Being seen. Everything else is secondary. For me, I make that more likely by having books in print, eBook, and audio. I don’t want to miss my audience because I didn’t offer them exactly what they wanted.
What do you like best about it?
I am the brand. My stories along with me—that’s mine. All mine. As hard as I will work, as much as I will revise, and as responsive as I am to the readers is all that matters to spark my success. I am responsible, and I love it.
As we know, self-publishing has its detractors. How do you respond to them?
Some of the criticism is warranted. Some is unfounded arrogance, and some—the kind that actually irritates me—comes from people who are either unwilling or too unmotivated to write their own books.
What is your advice to authors who are considering self-publishing for the first time?
If you are self-motivated, do it. If you need speeches and cheers and inspirational memes, don’t. Your ability must be married to prioritizing your writing for days when you don’t feel like writing. Your work must be just that—work. I’m not an artist. I’m a mechanic. I assemble my visions and spice it with wonder, but it’s still work, and I love it.
Gird your loins! Now it’s time for our favorite part of the interview:
The Sludge Pile Lightning Challenge!
Your challenge, should you choose to accept it, is to re-write the following text in the style of your favorite author. This text has been taken directly from The Magic Chef Stainless Steel Beverage Cooler user’s manual:
This appliance can be used by children age 8 years and above and persons with reduced physical sensory or mental capabilities or lack of experience and knowledge if they have been given supervision or instruction concerning use of the appliance in a safe way and understand the hazards involved. Children should not play with the appliance. Cleaning and maintenance should not be made by children without supervision.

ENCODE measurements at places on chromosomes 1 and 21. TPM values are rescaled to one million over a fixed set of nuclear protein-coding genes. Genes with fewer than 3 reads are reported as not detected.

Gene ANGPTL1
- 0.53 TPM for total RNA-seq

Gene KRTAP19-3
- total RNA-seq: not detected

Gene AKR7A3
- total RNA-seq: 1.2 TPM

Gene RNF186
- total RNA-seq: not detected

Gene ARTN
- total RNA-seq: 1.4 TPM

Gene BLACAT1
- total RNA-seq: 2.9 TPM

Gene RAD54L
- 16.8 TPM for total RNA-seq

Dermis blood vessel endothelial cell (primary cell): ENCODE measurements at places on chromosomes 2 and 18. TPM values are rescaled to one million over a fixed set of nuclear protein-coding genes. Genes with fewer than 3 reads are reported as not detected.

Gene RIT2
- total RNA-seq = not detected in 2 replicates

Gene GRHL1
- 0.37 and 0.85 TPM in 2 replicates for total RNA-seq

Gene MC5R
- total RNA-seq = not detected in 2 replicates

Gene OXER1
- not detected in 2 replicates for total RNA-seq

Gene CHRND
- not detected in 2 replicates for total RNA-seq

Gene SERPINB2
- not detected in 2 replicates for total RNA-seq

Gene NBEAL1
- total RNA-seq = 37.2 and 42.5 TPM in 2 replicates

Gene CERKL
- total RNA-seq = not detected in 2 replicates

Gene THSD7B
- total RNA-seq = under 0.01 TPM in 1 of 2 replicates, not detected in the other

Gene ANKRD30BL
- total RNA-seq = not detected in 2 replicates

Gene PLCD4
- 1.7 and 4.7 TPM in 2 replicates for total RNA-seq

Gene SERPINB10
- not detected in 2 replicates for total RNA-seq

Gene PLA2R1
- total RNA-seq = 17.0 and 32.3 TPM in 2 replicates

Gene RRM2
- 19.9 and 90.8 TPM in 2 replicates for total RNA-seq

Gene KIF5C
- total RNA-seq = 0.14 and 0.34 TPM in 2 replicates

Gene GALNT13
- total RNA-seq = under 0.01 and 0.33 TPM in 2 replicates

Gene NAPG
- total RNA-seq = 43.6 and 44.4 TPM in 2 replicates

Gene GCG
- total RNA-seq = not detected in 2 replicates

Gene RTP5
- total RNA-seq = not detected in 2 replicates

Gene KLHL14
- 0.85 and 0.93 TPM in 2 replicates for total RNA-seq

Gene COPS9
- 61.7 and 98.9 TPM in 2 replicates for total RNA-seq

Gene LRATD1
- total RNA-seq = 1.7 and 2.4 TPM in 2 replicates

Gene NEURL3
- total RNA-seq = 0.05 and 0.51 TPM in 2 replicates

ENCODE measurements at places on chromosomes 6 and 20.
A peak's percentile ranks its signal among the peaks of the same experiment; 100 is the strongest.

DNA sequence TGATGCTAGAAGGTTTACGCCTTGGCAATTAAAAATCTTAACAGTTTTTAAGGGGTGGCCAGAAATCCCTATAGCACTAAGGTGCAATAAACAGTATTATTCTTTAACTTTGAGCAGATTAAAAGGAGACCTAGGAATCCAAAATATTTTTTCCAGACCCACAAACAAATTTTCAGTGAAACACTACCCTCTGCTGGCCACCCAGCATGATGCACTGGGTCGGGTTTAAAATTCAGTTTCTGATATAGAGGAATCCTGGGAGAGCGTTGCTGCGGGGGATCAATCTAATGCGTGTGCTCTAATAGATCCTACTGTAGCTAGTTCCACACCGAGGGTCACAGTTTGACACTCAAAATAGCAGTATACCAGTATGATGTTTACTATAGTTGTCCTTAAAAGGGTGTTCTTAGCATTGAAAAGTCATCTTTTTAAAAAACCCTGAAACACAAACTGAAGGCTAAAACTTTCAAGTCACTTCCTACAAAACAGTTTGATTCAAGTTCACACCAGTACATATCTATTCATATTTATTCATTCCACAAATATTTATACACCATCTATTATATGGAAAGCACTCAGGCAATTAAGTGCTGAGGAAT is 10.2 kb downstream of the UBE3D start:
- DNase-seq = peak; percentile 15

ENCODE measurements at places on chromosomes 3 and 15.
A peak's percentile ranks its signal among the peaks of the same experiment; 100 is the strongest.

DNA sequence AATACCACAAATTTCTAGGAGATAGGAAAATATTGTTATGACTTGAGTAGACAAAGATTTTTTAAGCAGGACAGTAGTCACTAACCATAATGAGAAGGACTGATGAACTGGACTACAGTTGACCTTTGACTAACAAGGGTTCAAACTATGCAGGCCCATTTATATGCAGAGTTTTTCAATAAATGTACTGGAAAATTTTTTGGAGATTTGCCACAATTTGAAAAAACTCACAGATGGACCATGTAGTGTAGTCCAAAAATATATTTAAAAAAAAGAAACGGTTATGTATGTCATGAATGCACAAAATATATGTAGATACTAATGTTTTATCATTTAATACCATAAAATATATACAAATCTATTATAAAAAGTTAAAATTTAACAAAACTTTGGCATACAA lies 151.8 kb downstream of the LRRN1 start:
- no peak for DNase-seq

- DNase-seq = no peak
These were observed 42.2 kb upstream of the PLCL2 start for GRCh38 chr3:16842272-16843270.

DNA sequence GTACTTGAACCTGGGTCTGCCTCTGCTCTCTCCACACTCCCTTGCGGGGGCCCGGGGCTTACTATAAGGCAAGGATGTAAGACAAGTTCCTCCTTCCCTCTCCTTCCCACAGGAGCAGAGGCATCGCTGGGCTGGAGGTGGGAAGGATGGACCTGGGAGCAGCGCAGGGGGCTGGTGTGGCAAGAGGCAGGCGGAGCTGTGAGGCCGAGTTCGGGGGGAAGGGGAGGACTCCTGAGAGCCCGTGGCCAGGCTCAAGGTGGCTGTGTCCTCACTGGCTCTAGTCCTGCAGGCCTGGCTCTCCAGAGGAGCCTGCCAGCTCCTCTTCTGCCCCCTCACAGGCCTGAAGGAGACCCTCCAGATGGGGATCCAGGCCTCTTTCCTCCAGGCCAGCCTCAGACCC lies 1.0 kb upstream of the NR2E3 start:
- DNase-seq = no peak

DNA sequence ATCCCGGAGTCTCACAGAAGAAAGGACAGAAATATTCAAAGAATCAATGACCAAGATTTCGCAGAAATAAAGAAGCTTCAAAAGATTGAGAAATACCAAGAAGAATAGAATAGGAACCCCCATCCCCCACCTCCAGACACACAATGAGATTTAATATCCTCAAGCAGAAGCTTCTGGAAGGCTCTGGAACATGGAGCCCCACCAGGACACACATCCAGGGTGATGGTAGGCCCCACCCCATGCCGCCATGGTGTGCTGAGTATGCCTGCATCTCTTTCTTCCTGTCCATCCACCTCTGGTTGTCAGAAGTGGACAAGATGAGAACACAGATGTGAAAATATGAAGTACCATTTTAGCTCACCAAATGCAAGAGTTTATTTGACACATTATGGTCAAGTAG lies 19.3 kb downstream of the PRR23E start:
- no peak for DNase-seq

My favorite author is Anne McCaffrey, and I submit to you her vision of a Pernese household in the grips of new technology.
Lessa woke, her fingers still clutching the device they pried from an ash-covered building on the plateau. It felt good in her hands; worn smooth by the attentions of wind, rain, and perhaps even the hands of her distant relatives.
“Ages eight and up. Why, a stripling could even use such a thing,” she murmured, turning the prize in her small hands. “Even Camo, if he had a mind to.”
“Camo will do no such thing,” F’lar chided, his long legs bringing him into the space of their weyr. “Despite his, ah. . . reduced abilities, I think he might find it distracting. Not unlike you do, love.”
“Do hush,” Lessa said, but not before yielding the device. “Supervised, then? As per the instructions?”
“Do you wish to disobey our forefathers?” F’lar said, his lips pulled to the side in a sardonic grin. His face softened when he considered the metal. It could be bright, if cleaned well enough. He would set to it himself, if only to see the years on the metal fall away.
“No, and nor do you. Supervised use, no children, and under no circumstances do you let this fall into the claws of a dragon,” Lessa instructed.
“Why?” The question was one of surprise. Dragons were more responsible than people at times.
Lessa sighed, brandishing the instructions like a talisman. “There are hazards.”
All photos courtesy of Terry Maggert.